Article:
Swastika Untitled

Tom Hume, Winchester, England writes about his work

The swastika is one of the most recognisable, and arguably wrongly appropriate images in human culture.
A common misconception is that the symbol was designed by the Nazis, but in fact may have originated as early as 10,000 BC. It appears in many different cultures, with varied meanings.
In East Asian tradition, the swastika can be a homonym of the number 10,000, and is generally considered to refer to eternity as a whole.
The word 'Swastika' is a western translation of Sanskrit word "Svastika" which literally means 'good luck' or 'to be good'.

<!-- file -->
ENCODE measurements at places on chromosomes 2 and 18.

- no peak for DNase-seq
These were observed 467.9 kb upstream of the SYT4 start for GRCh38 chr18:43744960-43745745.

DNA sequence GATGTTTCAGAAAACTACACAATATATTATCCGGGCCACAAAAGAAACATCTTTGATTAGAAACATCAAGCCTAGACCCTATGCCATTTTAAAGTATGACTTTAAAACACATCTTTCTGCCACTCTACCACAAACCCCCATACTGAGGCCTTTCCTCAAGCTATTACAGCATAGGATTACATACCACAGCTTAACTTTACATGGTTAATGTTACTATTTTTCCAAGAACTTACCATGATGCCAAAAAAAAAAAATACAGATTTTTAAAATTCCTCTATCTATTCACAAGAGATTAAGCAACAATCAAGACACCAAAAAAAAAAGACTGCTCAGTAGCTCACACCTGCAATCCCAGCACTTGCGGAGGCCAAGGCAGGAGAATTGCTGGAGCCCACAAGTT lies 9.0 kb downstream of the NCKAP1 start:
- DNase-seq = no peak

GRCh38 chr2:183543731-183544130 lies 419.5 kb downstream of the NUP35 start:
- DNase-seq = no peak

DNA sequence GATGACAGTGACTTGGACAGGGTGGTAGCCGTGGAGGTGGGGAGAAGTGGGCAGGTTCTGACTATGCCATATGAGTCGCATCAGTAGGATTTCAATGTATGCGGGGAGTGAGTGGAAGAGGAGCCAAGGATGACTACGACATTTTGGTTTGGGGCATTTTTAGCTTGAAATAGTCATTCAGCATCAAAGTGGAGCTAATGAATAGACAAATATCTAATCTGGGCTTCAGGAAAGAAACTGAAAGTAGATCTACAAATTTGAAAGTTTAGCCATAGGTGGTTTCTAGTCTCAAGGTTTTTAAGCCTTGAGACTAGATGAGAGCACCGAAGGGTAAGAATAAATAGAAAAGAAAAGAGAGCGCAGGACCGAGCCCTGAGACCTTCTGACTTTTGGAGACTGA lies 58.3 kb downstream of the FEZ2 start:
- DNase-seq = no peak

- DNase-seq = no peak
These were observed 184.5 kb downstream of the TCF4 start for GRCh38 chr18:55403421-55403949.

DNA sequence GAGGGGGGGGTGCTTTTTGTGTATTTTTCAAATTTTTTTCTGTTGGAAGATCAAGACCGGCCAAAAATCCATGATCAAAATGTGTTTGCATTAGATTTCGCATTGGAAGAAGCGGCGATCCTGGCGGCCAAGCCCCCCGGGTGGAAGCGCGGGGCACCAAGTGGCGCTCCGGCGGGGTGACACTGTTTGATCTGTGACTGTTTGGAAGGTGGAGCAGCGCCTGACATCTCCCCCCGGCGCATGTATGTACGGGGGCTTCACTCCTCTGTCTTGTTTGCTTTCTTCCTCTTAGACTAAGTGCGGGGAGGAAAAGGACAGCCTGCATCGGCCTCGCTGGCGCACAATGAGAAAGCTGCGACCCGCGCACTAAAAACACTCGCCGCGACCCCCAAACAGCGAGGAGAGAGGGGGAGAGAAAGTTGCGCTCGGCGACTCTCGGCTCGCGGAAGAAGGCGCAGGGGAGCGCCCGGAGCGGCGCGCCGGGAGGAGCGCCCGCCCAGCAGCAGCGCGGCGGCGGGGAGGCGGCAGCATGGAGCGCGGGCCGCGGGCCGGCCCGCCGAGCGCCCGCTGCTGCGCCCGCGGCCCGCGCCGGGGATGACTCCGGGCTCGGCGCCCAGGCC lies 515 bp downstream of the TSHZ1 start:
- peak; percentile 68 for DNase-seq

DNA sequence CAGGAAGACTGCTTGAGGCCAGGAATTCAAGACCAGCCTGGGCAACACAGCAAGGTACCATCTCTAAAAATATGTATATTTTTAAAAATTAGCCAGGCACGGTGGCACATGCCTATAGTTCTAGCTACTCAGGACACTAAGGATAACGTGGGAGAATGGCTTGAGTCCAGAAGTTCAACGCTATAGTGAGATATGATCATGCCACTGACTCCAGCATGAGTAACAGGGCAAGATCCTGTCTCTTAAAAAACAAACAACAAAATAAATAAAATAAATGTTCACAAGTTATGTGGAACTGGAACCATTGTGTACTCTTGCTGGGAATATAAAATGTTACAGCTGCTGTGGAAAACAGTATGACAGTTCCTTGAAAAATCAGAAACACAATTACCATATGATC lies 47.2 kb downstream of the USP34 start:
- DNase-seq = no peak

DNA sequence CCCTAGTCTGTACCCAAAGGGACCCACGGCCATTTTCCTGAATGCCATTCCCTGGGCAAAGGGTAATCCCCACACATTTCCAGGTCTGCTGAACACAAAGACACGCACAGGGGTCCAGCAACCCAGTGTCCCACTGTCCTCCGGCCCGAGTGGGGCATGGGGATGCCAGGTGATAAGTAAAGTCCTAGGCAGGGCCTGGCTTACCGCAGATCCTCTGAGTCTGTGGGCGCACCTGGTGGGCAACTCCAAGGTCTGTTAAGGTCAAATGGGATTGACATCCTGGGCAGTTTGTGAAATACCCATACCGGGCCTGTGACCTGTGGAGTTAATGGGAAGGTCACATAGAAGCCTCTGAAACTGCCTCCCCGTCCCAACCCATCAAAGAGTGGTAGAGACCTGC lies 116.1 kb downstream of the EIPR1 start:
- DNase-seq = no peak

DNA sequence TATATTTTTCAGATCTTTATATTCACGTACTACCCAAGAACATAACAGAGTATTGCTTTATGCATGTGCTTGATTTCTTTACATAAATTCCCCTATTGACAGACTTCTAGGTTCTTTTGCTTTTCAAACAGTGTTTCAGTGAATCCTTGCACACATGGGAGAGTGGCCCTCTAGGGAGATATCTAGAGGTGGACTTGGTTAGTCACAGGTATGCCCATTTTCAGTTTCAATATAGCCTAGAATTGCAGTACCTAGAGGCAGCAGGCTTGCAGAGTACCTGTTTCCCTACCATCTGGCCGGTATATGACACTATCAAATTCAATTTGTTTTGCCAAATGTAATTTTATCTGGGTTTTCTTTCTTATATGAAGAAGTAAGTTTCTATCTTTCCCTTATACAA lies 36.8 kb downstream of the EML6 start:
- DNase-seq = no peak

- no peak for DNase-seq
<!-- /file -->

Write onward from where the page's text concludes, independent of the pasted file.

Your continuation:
Unfortunately, in the 1920s, the National Socialist German Workers Party decided to use Swastika, or as they called it, the 'Hakenkreuz' (hooked cross) as their party emblem.
From here we see the start of the unpopularity and declne of the Swastika as a widely used and accepted image.
This idea of mis-appropriation inspired me to paint a swastika without trying to imply any Nazi-related views that I may or may not have.
To me, what is always overlooked with the Swastika is its simple geometric beauty. Technically speaking, it is an irregular icosagon, or in simpler terms, a 20-sided polygon.
My main inspiration for this piece was the Irish painter Sean recommend Scully. I'd recommend checking him out.

This is a work in progress.

This painting is not intended to offend or to cause offense to anyone. I'm not relating this work to Nazism in any way, so please don't interpret it is a Neo-Nazi statement, because I'm not a Nazi, and it isn't.

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